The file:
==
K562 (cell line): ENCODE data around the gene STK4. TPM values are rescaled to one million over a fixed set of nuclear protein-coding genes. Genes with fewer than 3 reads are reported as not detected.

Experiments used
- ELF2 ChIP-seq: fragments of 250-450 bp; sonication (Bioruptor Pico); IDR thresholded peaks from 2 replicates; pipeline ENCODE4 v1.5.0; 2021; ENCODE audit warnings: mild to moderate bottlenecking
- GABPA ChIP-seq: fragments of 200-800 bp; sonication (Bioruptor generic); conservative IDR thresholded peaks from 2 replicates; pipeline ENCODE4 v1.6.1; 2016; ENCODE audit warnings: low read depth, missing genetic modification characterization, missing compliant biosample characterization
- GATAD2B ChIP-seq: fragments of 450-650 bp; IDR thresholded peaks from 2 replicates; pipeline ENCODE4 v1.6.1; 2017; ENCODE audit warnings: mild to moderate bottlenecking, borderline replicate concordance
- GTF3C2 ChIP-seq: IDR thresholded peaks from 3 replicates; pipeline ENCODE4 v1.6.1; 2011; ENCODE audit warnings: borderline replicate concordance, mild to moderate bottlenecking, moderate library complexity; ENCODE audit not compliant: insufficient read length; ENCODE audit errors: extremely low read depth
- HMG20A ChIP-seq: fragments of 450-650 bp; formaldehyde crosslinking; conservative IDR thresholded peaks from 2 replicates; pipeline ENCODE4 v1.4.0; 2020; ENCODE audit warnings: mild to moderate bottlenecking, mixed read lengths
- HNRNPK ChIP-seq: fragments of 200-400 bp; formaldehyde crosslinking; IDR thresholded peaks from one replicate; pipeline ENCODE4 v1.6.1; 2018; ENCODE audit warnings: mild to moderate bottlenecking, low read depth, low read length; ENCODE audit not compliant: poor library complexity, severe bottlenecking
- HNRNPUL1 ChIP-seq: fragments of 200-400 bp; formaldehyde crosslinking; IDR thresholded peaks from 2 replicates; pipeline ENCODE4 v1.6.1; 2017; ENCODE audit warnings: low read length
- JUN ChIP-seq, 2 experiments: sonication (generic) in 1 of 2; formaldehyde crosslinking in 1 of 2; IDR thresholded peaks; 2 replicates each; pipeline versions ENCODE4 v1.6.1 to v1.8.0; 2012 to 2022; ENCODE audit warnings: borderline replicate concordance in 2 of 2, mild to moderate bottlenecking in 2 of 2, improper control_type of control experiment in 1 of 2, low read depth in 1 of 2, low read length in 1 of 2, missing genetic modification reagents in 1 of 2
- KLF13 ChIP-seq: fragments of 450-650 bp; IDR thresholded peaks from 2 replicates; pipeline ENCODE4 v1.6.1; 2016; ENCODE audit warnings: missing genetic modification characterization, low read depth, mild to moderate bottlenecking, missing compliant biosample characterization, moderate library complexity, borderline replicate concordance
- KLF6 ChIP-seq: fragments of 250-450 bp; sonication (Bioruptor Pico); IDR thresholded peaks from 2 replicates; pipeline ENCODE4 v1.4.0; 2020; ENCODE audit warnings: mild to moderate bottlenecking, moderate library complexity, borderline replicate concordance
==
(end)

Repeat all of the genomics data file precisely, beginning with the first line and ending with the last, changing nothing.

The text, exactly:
K562 (cell line): ENCODE data around the gene STK4. TPM values are rescaled to one million over a fixed set of nuclear protein-coding genes. Genes with fewer than 3 reads are reported as not detected.

Experiments used
- ELF2 ChIP-seq: fragments of 250-450 bp; sonication (Bioruptor Pico); IDR thresholded peaks from 2 replicates; pipeline ENCODE4 v1.5.0; 2021; ENCODE audit warnings: mild to moderate bottlenecking
- GABPA ChIP-seq: fragments of 200-800 bp; sonication (Bioruptor generic); conservative IDR thresholded peaks from 2 replicates; pipeline ENCODE4 v1.6.1; 2016; ENCODE audit warnings: low read depth, missing genetic modification characterization, missing compliant biosample characterization
- GATAD2B ChIP-seq: fragments of 450-650 bp; IDR thresholded peaks from 2 replicates; pipeline ENCODE4 v1.6.1; 2017; ENCODE audit warnings: mild to moderate bottlenecking, borderline replicate concordance
- GTF3C2 ChIP-seq: IDR thresholded peaks from 3 replicates; pipeline ENCODE4 v1.6.1; 2011; ENCODE audit warnings: borderline replicate concordance, mild to moderate bottlenecking, moderate library complexity; ENCODE audit not compliant: insufficient read length; ENCODE audit errors: extremely low read depth
- HMG20A ChIP-seq: fragments of 450-650 bp; formaldehyde crosslinking; conservative IDR thresholded peaks from 2 replicates; pipeline ENCODE4 v1.4.0; 2020; ENCODE audit warnings: mild to moderate bottlenecking, mixed read lengths
- HNRNPK ChIP-seq: fragments of 200-400 bp; formaldehyde crosslinking; IDR thresholded peaks from one replicate; pipeline ENCODE4 v1.6.1; 2018; ENCODE audit warnings: mild to moderate bottlenecking, low read depth, low read length; ENCODE audit not compliant: poor library complexity, severe bottlenecking
- HNRNPUL1 ChIP-seq: fragments of 200-400 bp; formaldehyde crosslinking; IDR thresholded peaks from 2 replicates; pipeline ENCODE4 v1.6.1; 2017; ENCODE audit warnings: low read length
- JUN ChIP-seq, 2 experiments: sonication (generic) in 1 of 2; formaldehyde crosslinking in 1 of 2; IDR thresholded peaks; 2 replicates each; pipeline versions ENCODE4 v1.6.1 to v1.8.0; 2012 to 2022; ENCODE audit warnings: borderline replicate concordance in 2 of 2, mild to moderate bottlenecking in 2 of 2, improper control_type of control experiment in 1 of 2, low read depth in 1 of 2, low read length in 1 of 2, missing genetic modification reagents in 1 of 2
- KLF13 ChIP-seq: fragments of 450-650 bp; IDR thresholded peaks from 2 replicates; pipeline ENCODE4 v1.6.1; 2016; ENCODE audit warnings: missing genetic modification characterization, low read depth, mild to moderate bottlenecking, missing compliant biosample characterization, moderate library complexity, borderline replicate concordance
- KLF6 ChIP-seq: fragments of 250-450 bp; sonication (Bioruptor Pico); IDR thresholded peaks from 2 replicates; pipeline ENCODE4 v1.4.0; 2020; ENCODE audit warnings: mild to moderate bottlenecking, moderate library complexity, borderline replicate concordance